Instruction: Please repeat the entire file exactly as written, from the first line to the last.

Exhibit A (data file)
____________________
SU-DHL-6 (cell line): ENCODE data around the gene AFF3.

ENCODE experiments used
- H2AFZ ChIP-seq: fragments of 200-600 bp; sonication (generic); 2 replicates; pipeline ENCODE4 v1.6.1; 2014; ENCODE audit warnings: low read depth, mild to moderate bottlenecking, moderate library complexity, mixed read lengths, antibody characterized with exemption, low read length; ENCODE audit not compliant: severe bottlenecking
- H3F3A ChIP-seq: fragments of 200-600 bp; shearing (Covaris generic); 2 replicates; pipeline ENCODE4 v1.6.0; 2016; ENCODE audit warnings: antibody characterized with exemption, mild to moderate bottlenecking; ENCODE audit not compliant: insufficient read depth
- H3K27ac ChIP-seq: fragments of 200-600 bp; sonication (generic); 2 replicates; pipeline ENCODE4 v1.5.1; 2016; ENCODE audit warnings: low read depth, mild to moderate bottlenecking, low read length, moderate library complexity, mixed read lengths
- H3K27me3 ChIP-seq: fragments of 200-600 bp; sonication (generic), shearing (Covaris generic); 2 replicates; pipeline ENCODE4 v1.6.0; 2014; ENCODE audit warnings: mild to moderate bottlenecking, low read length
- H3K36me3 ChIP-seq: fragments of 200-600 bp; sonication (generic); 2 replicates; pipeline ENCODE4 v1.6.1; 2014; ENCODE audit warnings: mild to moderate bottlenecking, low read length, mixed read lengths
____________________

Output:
SU-DHL-6 (cell line): ENCODE data around the gene AFF3.

ENCODE experiments used
- H2AFZ ChIP-seq: fragments of 200-600 bp; sonication (generic); 2 replicates; pipeline ENCODE4 v1.6.1; 2014; ENCODE audit warnings: low read depth, mild to moderate bottlenecking, moderate library complexity, mixed read lengths, antibody characterized with exemption, low read length; ENCODE audit not compliant: severe bottlenecking
- H3F3A ChIP-seq: fragments of 200-600 bp; shearing (Covaris generic); 2 replicates; pipeline ENCODE4 v1.6.0; 2016; ENCODE audit warnings: antibody characterized with exemption, mild to moderate bottlenecking; ENCODE audit not compliant: insufficient read depth
- H3K27ac ChIP-seq: fragments of 200-600 bp; sonication (generic); 2 replicates; pipeline ENCODE4 v1.5.1; 2016; ENCODE audit warnings: low read depth, mild to moderate bottlenecking, low read length, moderate library complexity, mixed read lengths
- H3K27me3 ChIP-seq: fragments of 200-600 bp; sonication (generic), shearing (Covaris generic); 2 replicates; pipeline ENCODE4 v1.6.0; 2014; ENCODE audit warnings: mild to moderate bottlenecking, low read length
- H3K36me3 ChIP-seq: fragments of 200-600 bp; sonication (generic); 2 replicates; pipeline ENCODE4 v1.6.1; 2014; ENCODE audit warnings: mild to moderate bottlenecking, low read length, mixed read lengths